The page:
MARTELLO TOWER - 1805 - 1812
The Martello Towers were part of the same defence scheme as the Redoubt, 74 being built between Folkestone in Kent and Seaford, 12 miles west of Eastbourne. The name 'Martello' comes originally from a tower built on Mortella Point in San Fiorenzo Bay, Corsica, which in February 1794 held off an attack by two Royal Navy ships, inflicting heavy damage on one of them.
Only after a gun battery had landed and pounded the tower for two days, was the tower finally taken, and only because a lucky shot had set the tower on fire. The defence put up by the tower greatly impressed those who had tried to capture it, and after much debate and decision, Brigadier-General William Twiss surveyed the English coastline, and decided where similar towers should be built. 'Mortella' soon became corrupted to 'Martello' and the name was accepted as a universal term for any round defensive tower.
Each tower was made of about half a million bricks, and although they look round, they are in fact slightly eliptical. The walls were thicker on the side facing the sea, because that was where most enemy fire was expected to come from. The roundness and thickness of the walls was designed to deflect cannon balls, which tests proved they could not penetrate. A round brick pillar rose through the centre of the tower to support the roof, on which a cannon on a rotating gun carriage (the same as those used in the Redoubt) could fire in all directions.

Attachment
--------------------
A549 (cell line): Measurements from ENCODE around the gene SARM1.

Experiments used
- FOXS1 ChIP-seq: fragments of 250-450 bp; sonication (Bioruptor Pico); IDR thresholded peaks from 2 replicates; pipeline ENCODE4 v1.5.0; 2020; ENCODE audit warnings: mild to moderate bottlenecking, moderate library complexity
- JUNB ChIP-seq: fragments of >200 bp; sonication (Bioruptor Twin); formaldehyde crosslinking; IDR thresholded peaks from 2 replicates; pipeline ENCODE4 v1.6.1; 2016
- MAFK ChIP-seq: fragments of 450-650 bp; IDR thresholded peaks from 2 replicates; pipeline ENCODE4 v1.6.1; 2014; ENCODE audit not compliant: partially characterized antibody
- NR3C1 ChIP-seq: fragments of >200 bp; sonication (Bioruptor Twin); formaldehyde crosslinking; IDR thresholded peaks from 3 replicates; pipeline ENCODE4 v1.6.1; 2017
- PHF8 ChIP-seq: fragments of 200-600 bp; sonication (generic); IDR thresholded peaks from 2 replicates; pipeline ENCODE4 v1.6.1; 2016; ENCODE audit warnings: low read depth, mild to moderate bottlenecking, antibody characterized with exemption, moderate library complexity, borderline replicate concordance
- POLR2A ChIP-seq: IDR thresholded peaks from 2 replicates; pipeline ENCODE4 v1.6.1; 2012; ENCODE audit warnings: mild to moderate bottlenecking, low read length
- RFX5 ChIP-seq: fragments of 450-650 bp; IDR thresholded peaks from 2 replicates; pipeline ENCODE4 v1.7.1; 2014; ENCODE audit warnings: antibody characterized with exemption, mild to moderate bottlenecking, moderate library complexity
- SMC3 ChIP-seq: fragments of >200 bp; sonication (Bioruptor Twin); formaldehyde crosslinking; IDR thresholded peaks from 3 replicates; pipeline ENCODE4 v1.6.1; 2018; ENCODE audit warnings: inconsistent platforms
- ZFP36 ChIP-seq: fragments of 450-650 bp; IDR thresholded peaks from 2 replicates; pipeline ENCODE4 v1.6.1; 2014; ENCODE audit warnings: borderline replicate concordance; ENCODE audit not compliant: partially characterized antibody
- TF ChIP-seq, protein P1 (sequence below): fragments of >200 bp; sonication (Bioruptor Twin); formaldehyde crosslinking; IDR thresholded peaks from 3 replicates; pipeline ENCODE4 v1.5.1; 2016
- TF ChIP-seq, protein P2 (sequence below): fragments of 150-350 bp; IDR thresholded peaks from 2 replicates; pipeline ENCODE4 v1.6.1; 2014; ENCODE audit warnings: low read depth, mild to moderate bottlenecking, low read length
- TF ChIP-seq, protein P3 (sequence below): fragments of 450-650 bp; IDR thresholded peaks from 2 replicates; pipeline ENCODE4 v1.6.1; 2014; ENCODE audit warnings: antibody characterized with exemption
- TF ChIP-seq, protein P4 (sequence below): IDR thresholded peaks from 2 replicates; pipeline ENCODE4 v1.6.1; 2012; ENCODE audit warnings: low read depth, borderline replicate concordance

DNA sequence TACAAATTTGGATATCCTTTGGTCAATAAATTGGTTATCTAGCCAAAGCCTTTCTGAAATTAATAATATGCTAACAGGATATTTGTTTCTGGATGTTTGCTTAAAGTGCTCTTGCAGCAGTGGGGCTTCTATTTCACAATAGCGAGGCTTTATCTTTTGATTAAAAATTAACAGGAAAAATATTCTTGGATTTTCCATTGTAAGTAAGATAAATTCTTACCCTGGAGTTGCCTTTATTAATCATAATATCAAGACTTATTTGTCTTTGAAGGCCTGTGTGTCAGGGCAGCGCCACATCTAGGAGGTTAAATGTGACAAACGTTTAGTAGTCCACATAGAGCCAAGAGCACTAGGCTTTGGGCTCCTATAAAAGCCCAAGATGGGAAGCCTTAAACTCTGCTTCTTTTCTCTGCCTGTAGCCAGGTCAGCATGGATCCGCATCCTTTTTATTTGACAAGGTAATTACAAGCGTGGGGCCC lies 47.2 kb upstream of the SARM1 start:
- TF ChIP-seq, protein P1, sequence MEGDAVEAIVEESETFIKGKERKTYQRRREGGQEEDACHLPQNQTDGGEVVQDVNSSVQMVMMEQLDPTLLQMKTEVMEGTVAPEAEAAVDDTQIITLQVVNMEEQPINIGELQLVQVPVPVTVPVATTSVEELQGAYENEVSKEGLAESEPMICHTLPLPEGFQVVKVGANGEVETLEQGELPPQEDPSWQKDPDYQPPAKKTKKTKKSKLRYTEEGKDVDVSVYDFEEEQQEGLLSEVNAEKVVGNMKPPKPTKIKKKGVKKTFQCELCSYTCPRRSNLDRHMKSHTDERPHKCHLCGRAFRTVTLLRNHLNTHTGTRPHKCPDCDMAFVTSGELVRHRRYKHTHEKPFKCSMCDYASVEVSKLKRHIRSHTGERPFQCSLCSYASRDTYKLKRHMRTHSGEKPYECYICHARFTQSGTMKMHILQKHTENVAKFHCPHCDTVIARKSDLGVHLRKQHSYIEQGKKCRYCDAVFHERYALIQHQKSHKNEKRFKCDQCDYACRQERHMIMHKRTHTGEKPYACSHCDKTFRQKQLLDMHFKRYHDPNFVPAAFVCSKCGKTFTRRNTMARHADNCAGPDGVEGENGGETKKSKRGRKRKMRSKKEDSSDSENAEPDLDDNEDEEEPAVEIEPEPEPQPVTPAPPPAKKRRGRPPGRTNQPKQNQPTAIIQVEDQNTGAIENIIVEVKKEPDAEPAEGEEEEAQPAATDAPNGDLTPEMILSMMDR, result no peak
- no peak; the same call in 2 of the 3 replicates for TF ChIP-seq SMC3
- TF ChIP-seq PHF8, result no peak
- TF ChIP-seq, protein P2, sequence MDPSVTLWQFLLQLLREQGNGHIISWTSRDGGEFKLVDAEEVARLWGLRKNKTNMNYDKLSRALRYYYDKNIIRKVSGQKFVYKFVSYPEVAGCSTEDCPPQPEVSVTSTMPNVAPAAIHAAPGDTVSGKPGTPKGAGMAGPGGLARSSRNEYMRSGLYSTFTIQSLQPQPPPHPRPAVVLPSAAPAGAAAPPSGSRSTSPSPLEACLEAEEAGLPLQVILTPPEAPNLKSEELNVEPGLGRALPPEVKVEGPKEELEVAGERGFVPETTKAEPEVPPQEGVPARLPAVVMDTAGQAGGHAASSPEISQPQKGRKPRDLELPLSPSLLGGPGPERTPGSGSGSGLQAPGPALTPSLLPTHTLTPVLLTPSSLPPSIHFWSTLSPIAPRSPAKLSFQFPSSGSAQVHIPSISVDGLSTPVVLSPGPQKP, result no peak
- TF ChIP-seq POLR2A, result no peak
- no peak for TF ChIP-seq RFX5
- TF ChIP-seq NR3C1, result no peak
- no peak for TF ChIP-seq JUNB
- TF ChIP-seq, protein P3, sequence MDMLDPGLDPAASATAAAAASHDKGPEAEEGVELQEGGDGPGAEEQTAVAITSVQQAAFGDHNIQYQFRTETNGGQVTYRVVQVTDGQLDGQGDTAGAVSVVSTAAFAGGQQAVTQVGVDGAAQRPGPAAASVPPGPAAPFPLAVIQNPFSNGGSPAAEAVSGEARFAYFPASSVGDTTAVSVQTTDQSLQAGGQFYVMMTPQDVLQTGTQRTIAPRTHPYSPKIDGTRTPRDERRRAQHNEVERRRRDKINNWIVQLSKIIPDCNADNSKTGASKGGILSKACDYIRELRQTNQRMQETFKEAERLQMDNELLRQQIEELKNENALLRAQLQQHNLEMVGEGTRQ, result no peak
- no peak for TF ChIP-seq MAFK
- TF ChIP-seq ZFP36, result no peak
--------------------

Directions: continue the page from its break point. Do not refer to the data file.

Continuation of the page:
Martello Tower No.66 by the Sovereign Harbour entrance
By 1803 Boulogne had become an enormous camp for a French Army of over 130,000 men and 22,000 landing boats, poised ready to invade Britain. The Royal Navy had also by then begun to blockade French ports to prevent the invasion force leaving French waters. However, some form of coastal defense system for England was needed in the light of French raids in Wales and Ireland.